"You see a [Jaguar] D-Type that's won Le Mans, compared to a normal D-Type, and it's [the Le Mans car] worth three times as much. With Bathurst and that, we're going to see the day when these cars are probably triple what they're worth now. The road ones won't go anywhere near that far."
Bowden's collection includes, among its 80-plus cars, both of Peter Brock's 1978 and 1979 Bathurst-winning Torana A9Xs and his 1972 XU-1. On GT-HOs alone, Bowden has ex-Moffat Phases I, ll and III, and one of only three surviving Phase IVs.
Of his collecting, Bowden simply says: "It was two things: I had the dough to do it and it was fun. If you fell over a lot of money at some time, you'd probably do the same thing. But the other thing I realised, I just knew we had to get these good car back here. To not have the Mustang in Australia was just criminal."
Ah, the car that launched a thousand night emissions among adolescent baby-boomers: Moffat's 1969 Coca-Cola Mustang Trans Am. It is one of only seven Trans Ams built in '69 (from 19 ever built), unquestionably the most original, and boasts a record of 101 race wins from 1970-'73, uniquely in Moffat's hands. "It was the only one-owner Trans Am in the world," says Bowden, who shipped it back from the US in 1995.
Had this internationally significant racing car, backed with sheafs of impeccable paperwork personally handed over by its champion owner-driver, cost less than $683,650 in relative terms?
"Oh, yeah- in any terms," Bowden chirps. "We weren't talking anywhere near that amount."
Perhaps unsurprisingly, Bowden feels that road-going Aussie muscle cars are already "well-extended". Even the auctioneers acknowledge that, while the days of barn-finds and unwitting widows are very likely over, today's stratospheric prices may not last forever.
Mattingley told Wheels: "Don't promote me as a dill, please." Hard to see that he is when, every day, people plonk down not-so-distant sums with unquestioning acceptance that their new car will dump 20 percent when it hits the footpath, and close to 50 percent in five years' time. Mattingley's GT-HO, at least, is running much shorter odds.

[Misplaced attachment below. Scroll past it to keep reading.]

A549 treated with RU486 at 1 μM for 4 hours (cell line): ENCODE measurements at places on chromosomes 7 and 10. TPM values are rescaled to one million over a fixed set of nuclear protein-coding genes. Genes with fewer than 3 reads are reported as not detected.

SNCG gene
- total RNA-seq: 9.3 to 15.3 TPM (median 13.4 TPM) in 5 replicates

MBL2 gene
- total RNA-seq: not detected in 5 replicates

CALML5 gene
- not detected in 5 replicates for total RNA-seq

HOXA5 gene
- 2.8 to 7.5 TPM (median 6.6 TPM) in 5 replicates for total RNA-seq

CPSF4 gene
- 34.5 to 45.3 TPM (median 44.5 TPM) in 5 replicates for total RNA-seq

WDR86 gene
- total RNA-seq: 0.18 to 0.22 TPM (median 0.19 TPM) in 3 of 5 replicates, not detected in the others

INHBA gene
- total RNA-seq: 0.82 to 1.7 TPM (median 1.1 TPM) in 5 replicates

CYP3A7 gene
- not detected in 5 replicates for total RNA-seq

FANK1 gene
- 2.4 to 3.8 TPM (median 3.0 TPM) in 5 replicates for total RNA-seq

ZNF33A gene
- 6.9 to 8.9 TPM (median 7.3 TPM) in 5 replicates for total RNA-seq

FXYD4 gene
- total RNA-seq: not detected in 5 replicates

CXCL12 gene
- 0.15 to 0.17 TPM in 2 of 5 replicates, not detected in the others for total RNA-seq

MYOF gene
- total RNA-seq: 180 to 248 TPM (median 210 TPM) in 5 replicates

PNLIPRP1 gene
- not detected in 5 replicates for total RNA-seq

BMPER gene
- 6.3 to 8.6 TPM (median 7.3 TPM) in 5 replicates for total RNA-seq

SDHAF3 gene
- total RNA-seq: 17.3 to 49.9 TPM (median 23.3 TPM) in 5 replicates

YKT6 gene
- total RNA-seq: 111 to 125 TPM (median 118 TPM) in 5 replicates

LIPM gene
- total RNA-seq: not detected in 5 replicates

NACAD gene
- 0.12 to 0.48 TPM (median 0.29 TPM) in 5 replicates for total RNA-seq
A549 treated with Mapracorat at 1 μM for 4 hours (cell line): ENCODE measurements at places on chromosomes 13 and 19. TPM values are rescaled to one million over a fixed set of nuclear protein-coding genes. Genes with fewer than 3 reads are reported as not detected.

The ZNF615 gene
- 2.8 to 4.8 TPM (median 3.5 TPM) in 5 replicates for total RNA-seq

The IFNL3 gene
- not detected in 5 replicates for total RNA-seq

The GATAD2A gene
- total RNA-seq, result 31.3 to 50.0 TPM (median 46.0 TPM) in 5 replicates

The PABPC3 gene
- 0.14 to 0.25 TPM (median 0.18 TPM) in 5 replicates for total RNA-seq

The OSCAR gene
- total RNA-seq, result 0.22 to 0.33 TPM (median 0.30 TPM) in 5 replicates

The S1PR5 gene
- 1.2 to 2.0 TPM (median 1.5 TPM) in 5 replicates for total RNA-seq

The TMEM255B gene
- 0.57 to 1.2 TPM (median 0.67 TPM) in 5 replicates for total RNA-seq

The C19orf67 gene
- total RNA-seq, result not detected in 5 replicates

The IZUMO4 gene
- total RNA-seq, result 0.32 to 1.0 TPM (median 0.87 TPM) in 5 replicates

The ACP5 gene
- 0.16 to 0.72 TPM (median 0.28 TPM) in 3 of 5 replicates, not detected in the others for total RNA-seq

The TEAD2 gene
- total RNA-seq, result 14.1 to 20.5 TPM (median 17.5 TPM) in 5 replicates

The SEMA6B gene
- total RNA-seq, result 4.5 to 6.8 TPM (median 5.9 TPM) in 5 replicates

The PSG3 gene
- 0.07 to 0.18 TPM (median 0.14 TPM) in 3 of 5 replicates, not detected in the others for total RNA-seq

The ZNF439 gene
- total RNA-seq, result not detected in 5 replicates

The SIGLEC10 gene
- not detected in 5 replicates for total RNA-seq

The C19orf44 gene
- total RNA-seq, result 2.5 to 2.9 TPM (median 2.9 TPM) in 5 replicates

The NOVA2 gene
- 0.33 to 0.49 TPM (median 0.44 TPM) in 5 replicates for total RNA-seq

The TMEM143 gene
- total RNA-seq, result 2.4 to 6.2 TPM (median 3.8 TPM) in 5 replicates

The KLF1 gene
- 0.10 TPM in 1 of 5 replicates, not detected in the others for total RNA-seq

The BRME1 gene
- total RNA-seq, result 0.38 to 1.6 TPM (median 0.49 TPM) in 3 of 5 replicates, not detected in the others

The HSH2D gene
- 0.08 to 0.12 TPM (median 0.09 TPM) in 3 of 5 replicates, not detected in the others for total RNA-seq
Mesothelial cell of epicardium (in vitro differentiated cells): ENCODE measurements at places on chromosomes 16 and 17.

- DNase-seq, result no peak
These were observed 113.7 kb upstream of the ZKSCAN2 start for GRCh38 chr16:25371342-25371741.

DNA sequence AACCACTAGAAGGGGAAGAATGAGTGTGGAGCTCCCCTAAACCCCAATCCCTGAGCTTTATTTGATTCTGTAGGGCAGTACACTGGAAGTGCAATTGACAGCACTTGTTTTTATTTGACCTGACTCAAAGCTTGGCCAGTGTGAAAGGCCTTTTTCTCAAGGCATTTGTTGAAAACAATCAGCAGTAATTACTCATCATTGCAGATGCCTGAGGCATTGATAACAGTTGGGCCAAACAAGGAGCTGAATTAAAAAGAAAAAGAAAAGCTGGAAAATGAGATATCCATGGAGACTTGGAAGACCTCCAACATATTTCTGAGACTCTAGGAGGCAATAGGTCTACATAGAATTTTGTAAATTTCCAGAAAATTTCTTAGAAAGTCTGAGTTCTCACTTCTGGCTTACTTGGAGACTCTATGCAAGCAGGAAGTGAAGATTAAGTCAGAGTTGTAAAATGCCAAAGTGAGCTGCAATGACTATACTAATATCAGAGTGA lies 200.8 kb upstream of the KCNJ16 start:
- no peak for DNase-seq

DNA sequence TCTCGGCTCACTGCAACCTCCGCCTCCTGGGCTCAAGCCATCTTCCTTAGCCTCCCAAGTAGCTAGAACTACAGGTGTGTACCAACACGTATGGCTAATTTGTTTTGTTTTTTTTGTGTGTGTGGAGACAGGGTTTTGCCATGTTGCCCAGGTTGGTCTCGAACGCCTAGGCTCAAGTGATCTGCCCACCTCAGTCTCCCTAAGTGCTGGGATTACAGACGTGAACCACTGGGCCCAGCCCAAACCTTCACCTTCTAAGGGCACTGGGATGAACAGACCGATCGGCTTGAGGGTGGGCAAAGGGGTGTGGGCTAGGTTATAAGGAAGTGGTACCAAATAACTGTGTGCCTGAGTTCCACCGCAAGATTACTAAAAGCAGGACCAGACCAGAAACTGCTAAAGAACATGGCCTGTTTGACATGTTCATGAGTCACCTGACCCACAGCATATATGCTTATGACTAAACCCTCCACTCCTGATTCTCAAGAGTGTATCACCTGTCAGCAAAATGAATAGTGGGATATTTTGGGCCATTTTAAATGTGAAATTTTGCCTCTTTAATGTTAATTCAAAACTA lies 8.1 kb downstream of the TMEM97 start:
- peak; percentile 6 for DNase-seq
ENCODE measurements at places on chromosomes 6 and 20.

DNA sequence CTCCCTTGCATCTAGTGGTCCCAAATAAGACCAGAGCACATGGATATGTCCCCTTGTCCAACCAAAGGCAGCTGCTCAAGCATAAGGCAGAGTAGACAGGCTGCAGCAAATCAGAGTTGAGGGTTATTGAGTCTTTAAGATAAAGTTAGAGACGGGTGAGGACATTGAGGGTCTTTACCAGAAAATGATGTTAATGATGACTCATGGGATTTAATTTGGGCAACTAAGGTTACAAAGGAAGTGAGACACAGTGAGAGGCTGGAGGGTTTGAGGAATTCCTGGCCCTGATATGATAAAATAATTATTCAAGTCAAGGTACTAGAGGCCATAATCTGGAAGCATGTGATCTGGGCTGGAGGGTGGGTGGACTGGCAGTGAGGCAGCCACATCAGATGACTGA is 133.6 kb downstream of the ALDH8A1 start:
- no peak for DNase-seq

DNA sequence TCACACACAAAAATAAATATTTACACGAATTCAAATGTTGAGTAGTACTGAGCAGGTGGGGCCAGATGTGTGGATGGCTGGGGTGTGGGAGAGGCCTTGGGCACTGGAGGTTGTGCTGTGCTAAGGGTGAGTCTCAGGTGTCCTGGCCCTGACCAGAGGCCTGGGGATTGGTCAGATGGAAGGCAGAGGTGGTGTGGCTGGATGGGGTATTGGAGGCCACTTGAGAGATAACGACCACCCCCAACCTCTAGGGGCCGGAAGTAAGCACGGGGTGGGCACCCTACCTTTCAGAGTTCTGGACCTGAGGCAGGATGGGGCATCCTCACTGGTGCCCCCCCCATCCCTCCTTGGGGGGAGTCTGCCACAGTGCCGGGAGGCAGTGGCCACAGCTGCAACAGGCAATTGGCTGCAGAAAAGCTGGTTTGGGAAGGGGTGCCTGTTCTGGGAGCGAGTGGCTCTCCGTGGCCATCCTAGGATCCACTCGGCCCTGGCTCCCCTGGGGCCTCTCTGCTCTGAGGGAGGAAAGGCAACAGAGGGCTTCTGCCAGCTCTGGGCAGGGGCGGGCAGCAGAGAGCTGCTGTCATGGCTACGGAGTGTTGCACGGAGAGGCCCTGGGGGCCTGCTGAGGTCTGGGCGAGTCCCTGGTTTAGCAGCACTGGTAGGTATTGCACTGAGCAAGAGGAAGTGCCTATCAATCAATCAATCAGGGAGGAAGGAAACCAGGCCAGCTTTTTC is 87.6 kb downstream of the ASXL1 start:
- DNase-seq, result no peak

There are at least two other people in Australia willing to pay $600K for the right GT-HO; the auction had been a three-horse race. That's great while there are rich people in Australia, but unlike a classic Bugatti or Bentley, these cars' appeal are geographically limited.
Shannons' Christophe Boribon: "You're right, it is a small market. Where it's going to end up, we just don't know. Has it only got a couple of years in it, five years, 10 years? I really don't know.
"l think it would be interesting to know what would happen tomorrow if we go into a recession. I do think a lot of these muscle cars will come back slightly in value. Five years ago, a Phase III Falcon GT-HO was worth $50-$80,000 - today the same car is worth half a million dollars. If a recession comes into play, I would say the cars will come back to $250-$300,000."
Bonhams and Goodman's Hobert Glover is more upbeat about the situation. "You'd never sell that Falcon in England, but in the United States there is potential, in the sense that they like cars of a similar ilk. To think if you did get one of the big American collectors who suddenly thinks it's a good investment, all the other Americans will be, 'Ooh, what's he onto?'
"Besides," Glover continues, "I don't think it has got as ridiculous as it was in the late-1980s. When you look at what a house is worth, and the fact that E-Type Jags were selling for [GBP] 100,000, I don't think it's as mad now. People have been waiting for the crash - I know people in England who sold their houses five years ago - but it's just continued going up and up.
"I can't see any reason why it's all going to go tits-up at the moment."